The sane approach is with the No Worries Paris guide.
Perhaps the world’s most beloved and recognized structure, the Tour Eiffel was not received warmly by most Parisians when it was built as part of Exposition Universalle in 1889. Some 300 artists and civic leaders signed a petition of protest. Later, novelist Guy de Maupassant used to lunch on top, since it was “the only place in Paris where I don’t have to see it.” Colleague Alexandre Dumas called the “hollow candlestick” a “work of uselessness.” Gustave Eiffel, who also designed the framework for the Statue of Liberty, won a contest among engineers to build a tower of 1,000 feet, which was nearly twice as high as the Washington Monument, then the world’s tallest.
A communications tower on top brings today’s height to 1,063 feet, the tallest structure in Paris. It was scheduled to be torn down and scrapped after 20 years, but meteorologists and communications scientists won a plea to let it stand. Find a spot amid digital shutterbugs directly underneath the tower and look up to behold the stats: Under Eiffel’s direction, some 300 workers labored for two years (incurring zero fatal accidents) to assemble 18,000 pieces of prefabricated iron lattice weighing a total of 10,000 tons with more than 2.5 million rivets. The project came in under budget and a week early. It is the world’s most-viewed attraction with nearly 300 million visitors, coming these days at a rate of ten million per year. The first level is at 187 feet, the second at 377 feet (these two reachable via stairs), and the top is lofted at 899 feet—where wind sways the structure up to five feet.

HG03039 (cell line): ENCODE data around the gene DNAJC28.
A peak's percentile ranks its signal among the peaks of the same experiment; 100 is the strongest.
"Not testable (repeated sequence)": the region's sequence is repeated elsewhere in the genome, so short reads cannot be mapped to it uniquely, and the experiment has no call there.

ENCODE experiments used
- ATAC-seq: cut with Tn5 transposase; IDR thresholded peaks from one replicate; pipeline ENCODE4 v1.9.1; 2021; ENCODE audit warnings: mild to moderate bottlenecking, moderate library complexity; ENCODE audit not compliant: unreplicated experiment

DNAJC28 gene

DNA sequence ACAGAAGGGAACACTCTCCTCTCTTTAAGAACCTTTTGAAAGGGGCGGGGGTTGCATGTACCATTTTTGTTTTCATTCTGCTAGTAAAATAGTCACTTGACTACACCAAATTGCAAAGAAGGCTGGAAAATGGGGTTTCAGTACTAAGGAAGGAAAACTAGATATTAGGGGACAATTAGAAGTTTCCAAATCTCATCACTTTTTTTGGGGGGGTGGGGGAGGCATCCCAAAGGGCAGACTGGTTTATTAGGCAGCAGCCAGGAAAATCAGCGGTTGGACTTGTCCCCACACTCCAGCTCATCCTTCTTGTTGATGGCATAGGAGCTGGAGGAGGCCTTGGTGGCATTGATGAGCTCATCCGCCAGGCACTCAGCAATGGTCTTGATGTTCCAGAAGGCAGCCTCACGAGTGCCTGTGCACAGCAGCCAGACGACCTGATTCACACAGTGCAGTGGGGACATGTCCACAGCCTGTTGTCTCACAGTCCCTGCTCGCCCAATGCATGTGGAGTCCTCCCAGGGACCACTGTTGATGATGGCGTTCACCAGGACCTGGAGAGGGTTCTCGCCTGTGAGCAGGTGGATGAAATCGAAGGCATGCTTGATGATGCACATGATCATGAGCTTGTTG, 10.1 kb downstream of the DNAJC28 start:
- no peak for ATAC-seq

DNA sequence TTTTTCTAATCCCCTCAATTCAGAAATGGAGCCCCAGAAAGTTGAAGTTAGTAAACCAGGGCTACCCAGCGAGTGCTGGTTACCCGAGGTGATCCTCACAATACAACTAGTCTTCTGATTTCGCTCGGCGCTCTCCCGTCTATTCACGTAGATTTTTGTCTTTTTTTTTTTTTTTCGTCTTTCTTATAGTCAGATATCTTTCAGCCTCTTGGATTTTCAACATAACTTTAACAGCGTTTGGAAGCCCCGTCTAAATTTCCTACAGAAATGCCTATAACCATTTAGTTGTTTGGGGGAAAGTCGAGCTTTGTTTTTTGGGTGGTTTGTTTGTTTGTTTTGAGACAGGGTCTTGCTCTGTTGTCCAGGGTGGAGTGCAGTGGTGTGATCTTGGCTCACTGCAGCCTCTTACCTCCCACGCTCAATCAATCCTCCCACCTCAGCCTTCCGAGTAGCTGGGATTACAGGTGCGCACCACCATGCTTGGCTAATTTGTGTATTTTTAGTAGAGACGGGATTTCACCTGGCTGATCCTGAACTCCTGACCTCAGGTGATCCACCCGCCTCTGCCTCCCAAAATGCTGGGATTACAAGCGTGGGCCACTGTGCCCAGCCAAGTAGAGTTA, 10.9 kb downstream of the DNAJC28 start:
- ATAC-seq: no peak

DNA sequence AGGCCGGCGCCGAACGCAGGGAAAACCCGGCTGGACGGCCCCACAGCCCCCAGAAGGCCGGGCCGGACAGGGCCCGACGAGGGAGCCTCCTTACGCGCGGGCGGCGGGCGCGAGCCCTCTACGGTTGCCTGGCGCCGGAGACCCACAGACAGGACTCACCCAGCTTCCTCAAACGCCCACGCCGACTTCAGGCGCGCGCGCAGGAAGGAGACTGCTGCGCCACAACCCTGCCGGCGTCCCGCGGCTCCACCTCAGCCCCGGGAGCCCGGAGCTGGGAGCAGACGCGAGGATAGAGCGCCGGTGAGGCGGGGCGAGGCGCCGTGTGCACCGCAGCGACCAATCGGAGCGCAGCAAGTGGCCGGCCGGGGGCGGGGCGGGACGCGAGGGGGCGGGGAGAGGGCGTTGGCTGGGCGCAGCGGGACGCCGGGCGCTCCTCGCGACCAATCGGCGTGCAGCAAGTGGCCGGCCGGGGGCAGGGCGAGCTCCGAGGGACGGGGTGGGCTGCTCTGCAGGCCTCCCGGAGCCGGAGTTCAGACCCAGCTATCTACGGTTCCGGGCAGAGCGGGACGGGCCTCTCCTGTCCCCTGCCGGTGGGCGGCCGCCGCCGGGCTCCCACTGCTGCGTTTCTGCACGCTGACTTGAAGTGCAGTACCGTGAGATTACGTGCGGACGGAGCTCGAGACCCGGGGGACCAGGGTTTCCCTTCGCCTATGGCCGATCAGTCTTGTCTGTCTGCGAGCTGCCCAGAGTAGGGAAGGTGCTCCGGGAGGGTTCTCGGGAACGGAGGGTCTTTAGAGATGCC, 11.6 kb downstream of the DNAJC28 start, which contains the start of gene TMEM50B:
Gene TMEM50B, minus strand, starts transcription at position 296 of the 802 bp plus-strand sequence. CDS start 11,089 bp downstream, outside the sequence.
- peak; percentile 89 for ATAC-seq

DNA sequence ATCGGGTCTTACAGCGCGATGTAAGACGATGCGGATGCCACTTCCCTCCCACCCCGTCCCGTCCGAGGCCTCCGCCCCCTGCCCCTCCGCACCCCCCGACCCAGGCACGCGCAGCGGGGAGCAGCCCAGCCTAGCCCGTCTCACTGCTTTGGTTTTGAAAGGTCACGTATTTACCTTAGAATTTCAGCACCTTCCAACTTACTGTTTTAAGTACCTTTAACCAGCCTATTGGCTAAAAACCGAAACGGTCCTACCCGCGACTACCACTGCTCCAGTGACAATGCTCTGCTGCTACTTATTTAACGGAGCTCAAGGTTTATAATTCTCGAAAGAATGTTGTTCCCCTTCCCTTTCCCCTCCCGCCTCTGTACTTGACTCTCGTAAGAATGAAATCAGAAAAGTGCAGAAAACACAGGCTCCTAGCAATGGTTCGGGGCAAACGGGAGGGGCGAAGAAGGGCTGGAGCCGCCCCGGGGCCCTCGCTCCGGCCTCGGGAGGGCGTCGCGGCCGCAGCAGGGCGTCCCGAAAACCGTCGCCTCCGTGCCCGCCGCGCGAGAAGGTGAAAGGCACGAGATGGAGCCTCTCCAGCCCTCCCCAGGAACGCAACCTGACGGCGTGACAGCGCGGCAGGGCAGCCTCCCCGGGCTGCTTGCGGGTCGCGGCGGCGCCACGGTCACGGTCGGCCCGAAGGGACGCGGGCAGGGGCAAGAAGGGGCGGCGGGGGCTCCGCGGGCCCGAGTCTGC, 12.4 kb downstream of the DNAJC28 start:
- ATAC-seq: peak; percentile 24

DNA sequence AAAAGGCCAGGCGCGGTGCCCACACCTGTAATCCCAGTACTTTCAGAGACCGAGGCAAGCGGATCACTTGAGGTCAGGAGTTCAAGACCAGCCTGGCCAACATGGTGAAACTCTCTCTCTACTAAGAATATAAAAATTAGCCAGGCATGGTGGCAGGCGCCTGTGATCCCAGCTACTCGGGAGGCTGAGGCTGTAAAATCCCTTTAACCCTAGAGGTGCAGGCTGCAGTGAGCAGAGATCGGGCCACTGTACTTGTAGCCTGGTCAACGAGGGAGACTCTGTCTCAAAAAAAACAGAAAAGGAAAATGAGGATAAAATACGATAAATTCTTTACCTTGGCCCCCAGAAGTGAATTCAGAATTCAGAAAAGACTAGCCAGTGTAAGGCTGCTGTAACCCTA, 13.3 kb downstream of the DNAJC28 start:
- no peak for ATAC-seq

TIPS FOR VISITING TOUR EIFFEL: Given the essential sights on the remainder of this walk, you’ll probably want to save an ascent for another day. To avoid lines and save time, arrive a little before it opens, normally at 9:30. It’s cheaper and faster, given the lines, to walk the first two levels, which takes about 15 minutes. If you want to go to the top, you can buy an elevator ticket in addition to the stairway ticket (at the south tower). To ride all the way to the top (you have to get out at the second level anyway), use the east tower ticket booth. Don’t miss the cinema and museum on the first level. The second level is ringed by two viewing decks, and the height is just right to check out the sights of the city, laid out like a 3D model. Since Paris has a seven-story height limit on buildings, the well-known monuments are plainly visible. Many people will want to reach the top as a matter of principle, but the airborne view is less intimate. At night, on the hour, Tour Eiffel turns into a light show. Closing time can be as late as midnight, varying with the season.
Jerry and Janine Sprout. No Worries Paris (Kindle Locations 354-370). Diamond Valley Company, Publishers.